At the same time, the ENGAGE project reveals that citizens have a strong interest in being prepared and aware, even if they recognize several challenges. Lack of regular training is considered one of the main obstacles preventing citizens from participating in disaster response activities. Most of the training is not localized nor contextualized, it is more theoretical or done just to satisfy the requirements of the law, but they are not useful for them. Lack of knowledge is another barrier, whether this knowledge is about what to do in the case of a disaster, how to act, where to go, who to contact, or knowledge of the organizations that could support in these moments. In addition, non-organised volunteers often lack basic equipment for intervention as well as legal and liability insurance.

The validation exercise on heat waves, carried out in Rome last summer and presented by Maya Battisti of Cittadinanzattiva, showed that a proactive participation involving civil society, first responders and authorities can strongly enhance emergency management by fostering awareness and the adoption of correct behaviour by citizens.

Emanuele Sirolli’s experiences in Aquila earthquake (2009) and Armando Nanni’s experiences in Amatrice earthquake (2016) were recalling the experience of citizens affected by the emergency. Citizens feel frustrated in their helplessness if they cannot make themselves useful. Participation is a problem (or a burden) for authorities and rescuers. When participation conceives only a passive immobility of citizenship, it generates stress and a lack of trust in institutions.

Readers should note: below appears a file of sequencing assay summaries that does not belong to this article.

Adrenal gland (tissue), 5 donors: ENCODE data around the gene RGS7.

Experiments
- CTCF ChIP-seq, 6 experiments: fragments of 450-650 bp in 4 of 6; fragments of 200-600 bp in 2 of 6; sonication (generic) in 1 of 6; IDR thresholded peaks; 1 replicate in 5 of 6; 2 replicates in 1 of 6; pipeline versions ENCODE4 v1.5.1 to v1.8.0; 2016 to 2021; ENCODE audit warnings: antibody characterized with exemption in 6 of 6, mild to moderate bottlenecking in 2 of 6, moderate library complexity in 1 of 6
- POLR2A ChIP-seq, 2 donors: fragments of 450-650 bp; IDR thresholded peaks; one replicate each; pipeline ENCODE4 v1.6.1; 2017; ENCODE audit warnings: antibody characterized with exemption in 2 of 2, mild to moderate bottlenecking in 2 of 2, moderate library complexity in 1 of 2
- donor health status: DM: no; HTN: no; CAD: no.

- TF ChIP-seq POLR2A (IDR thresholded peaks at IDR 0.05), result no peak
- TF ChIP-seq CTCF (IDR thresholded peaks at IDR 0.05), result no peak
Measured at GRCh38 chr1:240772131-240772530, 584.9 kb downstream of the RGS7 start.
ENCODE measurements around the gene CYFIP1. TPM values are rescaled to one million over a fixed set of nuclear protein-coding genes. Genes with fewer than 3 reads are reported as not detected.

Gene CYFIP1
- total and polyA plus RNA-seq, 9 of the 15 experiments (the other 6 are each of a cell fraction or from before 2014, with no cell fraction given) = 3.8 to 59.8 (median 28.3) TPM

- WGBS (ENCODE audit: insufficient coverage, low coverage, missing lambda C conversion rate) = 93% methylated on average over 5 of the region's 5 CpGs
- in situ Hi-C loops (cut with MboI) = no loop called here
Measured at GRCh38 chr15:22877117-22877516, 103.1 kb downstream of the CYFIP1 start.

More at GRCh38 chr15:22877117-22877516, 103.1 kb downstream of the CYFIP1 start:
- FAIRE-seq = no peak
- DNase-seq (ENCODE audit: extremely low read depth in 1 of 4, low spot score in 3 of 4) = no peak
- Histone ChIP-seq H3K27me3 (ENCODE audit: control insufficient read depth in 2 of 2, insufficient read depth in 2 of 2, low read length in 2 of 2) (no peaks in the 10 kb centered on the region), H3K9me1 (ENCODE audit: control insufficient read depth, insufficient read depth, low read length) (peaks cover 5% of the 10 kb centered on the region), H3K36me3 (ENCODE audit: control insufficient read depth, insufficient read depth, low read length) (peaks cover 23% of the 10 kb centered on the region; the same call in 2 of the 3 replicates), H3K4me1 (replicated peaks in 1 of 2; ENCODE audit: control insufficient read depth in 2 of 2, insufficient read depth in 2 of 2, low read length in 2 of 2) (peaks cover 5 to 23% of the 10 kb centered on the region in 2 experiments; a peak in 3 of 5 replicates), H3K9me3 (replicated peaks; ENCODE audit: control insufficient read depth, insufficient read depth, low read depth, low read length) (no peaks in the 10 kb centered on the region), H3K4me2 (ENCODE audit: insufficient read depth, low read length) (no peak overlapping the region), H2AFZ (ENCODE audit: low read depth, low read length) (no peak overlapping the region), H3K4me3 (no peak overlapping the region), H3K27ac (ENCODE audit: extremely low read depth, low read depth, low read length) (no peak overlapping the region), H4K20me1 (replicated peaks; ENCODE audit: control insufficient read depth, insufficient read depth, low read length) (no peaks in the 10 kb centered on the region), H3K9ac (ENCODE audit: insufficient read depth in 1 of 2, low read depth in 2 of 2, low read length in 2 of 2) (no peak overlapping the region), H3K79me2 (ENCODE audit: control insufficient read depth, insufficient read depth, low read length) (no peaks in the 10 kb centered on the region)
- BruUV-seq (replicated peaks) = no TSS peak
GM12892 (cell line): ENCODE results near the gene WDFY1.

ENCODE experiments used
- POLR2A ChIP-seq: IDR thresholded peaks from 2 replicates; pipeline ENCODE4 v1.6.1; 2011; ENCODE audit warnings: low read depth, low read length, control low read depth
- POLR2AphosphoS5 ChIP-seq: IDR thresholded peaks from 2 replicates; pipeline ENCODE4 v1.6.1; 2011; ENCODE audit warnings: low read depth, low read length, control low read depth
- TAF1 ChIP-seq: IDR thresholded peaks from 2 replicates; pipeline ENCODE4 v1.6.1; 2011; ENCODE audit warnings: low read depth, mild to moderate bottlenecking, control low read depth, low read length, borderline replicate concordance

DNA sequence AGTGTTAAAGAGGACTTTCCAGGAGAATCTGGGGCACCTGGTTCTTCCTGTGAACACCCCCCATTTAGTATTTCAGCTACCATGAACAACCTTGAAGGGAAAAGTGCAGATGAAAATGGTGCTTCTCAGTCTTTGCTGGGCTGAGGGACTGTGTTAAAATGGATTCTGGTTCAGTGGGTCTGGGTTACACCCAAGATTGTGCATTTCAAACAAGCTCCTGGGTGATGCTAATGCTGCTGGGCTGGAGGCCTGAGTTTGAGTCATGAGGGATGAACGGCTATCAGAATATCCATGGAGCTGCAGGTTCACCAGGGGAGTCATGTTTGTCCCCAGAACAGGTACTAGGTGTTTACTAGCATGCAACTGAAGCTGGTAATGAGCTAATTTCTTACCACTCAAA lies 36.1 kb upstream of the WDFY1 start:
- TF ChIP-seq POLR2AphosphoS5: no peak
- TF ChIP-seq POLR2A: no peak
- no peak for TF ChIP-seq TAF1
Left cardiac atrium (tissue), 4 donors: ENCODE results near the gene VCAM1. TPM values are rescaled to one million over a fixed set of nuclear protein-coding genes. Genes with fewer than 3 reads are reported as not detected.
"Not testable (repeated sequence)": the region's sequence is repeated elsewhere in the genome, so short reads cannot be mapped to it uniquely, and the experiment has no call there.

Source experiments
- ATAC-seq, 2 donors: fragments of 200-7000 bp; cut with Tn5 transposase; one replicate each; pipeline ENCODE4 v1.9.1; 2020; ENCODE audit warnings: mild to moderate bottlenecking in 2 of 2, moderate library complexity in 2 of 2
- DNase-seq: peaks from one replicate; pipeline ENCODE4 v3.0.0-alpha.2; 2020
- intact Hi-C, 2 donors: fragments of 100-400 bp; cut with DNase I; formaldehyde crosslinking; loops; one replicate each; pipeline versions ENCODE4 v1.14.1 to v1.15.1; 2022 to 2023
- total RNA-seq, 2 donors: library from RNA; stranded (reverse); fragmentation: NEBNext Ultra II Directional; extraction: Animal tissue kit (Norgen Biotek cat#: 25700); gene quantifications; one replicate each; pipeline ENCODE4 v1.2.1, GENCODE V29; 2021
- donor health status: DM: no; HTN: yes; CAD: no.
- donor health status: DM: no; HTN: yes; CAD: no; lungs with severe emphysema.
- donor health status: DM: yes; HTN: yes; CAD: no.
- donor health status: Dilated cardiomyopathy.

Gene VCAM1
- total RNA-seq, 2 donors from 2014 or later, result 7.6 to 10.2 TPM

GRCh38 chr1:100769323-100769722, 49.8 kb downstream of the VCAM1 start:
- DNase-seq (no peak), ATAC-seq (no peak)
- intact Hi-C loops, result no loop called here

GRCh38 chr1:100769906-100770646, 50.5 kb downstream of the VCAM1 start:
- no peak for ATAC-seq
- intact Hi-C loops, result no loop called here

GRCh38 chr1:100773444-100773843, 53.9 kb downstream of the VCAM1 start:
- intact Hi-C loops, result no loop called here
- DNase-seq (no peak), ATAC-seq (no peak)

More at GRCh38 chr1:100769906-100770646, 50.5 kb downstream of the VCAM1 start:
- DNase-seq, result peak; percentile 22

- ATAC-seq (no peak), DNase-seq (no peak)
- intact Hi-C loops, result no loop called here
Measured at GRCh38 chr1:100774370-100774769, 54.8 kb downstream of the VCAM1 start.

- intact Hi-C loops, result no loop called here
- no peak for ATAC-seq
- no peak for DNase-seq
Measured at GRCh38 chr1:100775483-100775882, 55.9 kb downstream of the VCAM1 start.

On this line, two additional experiences of activating citizens in emergencies were heard. Maria Chiara Invernizzi shared her own experience as an earthquake victim (earthquake Central Italy 2016) and the volunteer experience “IononCrollo“. Matteo Bezzi shared his experience as a young Civil Protection volunteer during the Emilia-Romagna floods (May 2023), emphasizing the need to mobilize young civil protection volunteers as resources during emergency crises. Titti Postiglione said that starting from the Covid19 pandemic, it is possible to transform ordinary civil service projects into emergency projects. The National Civil Protection Department is devising a protocol to make this shift automatic: “being equipped and prepared makes the difference, as does adapting in real time”.

In response to their speeches, Francesca Ottaviani, President of the National Committee of Civil Protection Associations recalled the 2018 Civil Protection Code dealing with volunteering and citizen participation and reminds that the pathway for effective collaboration must be built in ‘peacetime’ with the institutions present in the territories. This concept was repeated by Anna Lisa Mandorino’s final remarks: Managing emergencies with the participation of citizens is better, prevention is the most vital and important aspect and must be declined in relational, learning and training processes”.

Listen to some of the voices collected during the event in Cittadinanzattiva’s podcast (from minute 12, in Italian) and explore the results of ENGAGE that were presented during the event: the Knowledge Platform and the heat wave exercise carried out in Rome during the summer by Cittadinanzattiva and ASLRM1.

Authors: Maya Battisti (Cittadinanzattiva), Sonia Matera, and Alberto Pasquini (Deep Blue)